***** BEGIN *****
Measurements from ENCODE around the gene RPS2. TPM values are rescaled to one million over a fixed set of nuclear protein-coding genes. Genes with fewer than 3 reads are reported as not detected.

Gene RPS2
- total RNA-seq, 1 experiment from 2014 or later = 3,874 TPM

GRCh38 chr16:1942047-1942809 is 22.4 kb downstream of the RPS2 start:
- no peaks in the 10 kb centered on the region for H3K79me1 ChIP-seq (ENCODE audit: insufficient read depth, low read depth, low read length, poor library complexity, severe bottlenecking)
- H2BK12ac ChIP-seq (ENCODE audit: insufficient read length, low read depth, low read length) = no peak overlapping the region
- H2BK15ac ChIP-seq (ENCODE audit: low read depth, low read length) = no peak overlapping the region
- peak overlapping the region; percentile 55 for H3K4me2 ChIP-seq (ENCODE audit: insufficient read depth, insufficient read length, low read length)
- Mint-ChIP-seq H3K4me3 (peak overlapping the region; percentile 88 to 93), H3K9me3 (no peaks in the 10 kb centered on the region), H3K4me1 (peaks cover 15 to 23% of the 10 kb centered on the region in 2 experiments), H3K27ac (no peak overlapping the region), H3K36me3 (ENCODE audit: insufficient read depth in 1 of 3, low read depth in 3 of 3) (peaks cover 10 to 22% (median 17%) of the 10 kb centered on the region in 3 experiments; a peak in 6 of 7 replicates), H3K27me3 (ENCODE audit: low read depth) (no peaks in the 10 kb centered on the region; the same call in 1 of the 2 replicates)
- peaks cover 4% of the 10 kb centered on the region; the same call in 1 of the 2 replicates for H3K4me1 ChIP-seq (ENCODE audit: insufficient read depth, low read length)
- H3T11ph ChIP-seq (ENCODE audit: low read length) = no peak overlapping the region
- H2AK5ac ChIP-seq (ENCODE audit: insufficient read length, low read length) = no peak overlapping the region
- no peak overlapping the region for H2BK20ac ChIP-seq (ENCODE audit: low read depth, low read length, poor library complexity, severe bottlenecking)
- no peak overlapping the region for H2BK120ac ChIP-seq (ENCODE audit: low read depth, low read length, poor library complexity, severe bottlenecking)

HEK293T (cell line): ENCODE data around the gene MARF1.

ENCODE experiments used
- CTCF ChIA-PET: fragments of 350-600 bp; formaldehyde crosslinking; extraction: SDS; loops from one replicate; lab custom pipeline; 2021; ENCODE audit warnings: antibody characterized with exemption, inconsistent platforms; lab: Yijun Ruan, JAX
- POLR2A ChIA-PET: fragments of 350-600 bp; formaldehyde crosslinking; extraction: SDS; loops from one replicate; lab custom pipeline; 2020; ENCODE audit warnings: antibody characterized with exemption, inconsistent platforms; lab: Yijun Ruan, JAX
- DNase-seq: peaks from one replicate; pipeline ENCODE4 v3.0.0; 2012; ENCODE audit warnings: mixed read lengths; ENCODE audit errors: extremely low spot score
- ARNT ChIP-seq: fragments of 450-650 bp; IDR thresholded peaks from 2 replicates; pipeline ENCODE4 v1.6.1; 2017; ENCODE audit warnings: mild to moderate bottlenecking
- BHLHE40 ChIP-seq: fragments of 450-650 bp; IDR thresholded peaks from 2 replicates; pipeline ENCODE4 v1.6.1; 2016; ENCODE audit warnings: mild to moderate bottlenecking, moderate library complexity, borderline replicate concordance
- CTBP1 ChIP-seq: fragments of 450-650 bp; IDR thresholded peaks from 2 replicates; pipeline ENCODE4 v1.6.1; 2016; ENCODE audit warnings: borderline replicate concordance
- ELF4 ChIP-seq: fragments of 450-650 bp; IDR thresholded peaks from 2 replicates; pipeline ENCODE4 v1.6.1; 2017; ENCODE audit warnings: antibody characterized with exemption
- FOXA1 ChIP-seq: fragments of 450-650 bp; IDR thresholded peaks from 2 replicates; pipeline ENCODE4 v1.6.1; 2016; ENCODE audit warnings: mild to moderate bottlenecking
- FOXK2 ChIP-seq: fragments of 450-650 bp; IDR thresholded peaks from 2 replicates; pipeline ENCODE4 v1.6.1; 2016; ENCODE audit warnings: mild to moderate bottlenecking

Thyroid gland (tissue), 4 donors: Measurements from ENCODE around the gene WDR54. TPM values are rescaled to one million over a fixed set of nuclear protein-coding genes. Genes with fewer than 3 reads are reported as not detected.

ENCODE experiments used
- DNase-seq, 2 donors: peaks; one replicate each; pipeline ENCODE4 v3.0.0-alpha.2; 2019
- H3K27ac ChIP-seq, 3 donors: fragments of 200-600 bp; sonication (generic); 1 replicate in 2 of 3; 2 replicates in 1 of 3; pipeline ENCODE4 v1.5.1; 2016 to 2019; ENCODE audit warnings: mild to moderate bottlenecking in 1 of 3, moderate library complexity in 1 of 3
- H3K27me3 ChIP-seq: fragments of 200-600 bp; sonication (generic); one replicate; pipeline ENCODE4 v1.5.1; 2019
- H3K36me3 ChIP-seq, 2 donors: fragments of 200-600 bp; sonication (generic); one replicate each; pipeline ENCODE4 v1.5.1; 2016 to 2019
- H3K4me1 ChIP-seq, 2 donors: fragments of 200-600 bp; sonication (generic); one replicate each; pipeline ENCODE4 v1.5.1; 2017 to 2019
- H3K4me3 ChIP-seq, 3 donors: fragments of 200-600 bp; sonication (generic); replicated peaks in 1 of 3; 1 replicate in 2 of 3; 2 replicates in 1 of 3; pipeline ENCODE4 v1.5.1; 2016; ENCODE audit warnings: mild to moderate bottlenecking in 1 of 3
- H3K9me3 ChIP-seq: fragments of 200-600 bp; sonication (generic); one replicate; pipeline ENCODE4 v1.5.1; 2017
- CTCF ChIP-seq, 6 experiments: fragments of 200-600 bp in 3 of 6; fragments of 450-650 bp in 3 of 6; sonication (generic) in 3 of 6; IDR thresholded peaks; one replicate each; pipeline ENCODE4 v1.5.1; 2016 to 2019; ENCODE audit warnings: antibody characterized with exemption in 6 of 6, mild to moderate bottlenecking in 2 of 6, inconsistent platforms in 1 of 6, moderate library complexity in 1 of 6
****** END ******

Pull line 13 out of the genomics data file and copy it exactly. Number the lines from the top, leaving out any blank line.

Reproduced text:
- no peak overlapping the region for H2BK20ac ChIP-seq (ENCODE audit: low read depth, low read length, poor library complexity, severe bottlenecking)